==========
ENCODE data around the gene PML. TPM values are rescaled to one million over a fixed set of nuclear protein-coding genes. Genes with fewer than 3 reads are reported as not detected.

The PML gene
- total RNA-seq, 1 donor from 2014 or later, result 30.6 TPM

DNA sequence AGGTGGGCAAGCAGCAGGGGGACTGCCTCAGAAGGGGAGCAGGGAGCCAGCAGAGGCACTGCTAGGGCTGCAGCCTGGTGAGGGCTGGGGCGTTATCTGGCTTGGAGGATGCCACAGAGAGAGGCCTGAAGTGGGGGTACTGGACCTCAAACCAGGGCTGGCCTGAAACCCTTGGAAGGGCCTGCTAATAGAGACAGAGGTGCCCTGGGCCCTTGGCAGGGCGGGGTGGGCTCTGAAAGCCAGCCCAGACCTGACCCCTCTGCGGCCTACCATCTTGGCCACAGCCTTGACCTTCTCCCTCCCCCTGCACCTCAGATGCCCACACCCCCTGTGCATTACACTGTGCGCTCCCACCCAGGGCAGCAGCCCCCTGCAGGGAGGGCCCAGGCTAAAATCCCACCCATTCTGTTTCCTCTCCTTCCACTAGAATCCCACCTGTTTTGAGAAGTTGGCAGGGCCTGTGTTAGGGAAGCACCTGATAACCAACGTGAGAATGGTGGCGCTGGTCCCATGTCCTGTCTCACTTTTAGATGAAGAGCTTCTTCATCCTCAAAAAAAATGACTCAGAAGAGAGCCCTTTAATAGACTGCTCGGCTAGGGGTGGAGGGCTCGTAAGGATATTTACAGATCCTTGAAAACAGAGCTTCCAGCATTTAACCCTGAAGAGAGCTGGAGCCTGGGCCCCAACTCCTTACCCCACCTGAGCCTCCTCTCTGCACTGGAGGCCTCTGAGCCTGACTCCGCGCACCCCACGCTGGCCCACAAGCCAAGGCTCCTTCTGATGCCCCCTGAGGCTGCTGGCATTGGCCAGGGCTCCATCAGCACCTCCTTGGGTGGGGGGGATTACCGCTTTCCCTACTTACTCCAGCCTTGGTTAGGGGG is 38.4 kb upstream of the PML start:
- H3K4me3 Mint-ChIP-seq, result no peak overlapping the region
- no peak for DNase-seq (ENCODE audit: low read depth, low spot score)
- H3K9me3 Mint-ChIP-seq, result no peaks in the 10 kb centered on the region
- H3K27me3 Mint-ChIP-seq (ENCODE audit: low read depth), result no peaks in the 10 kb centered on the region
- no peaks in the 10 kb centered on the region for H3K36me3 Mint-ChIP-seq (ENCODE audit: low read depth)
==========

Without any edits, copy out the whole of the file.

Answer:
ENCODE data around the gene PML. TPM values are rescaled to one million over a fixed set of nuclear protein-coding genes. Genes with fewer than 3 reads are reported as not detected.

The PML gene
- total RNA-seq, 1 donor from 2014 or later, result 30.6 TPM

DNA sequence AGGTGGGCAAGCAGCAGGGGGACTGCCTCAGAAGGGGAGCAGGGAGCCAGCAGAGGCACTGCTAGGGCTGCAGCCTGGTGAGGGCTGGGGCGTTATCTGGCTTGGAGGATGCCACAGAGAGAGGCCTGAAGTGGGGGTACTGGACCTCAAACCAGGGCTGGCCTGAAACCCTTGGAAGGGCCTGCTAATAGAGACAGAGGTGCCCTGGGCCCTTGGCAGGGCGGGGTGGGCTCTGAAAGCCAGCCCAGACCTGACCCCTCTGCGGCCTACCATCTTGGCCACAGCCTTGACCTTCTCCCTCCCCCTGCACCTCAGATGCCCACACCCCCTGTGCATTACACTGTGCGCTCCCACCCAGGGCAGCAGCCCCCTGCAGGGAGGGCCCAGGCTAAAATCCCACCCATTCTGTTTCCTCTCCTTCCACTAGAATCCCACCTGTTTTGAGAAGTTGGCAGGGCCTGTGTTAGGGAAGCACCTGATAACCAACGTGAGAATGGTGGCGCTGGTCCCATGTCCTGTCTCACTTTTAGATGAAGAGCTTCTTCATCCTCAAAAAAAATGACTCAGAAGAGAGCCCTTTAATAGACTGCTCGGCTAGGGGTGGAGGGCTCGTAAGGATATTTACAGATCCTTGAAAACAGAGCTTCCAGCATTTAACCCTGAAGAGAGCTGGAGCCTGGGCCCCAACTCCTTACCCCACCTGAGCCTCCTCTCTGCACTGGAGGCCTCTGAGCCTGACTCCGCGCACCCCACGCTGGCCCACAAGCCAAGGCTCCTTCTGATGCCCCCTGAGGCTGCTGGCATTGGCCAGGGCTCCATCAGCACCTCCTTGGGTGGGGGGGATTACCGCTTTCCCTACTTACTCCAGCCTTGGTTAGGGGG is 38.4 kb upstream of the PML start:
- H3K4me3 Mint-ChIP-seq, result no peak overlapping the region
- no peak for DNase-seq (ENCODE audit: low read depth, low spot score)
- H3K9me3 Mint-ChIP-seq, result no peaks in the 10 kb centered on the region
- H3K27me3 Mint-ChIP-seq (ENCODE audit: low read depth), result no peaks in the 10 kb centered on the region
- no peaks in the 10 kb centered on the region for H3K36me3 Mint-ChIP-seq (ENCODE audit: low read depth)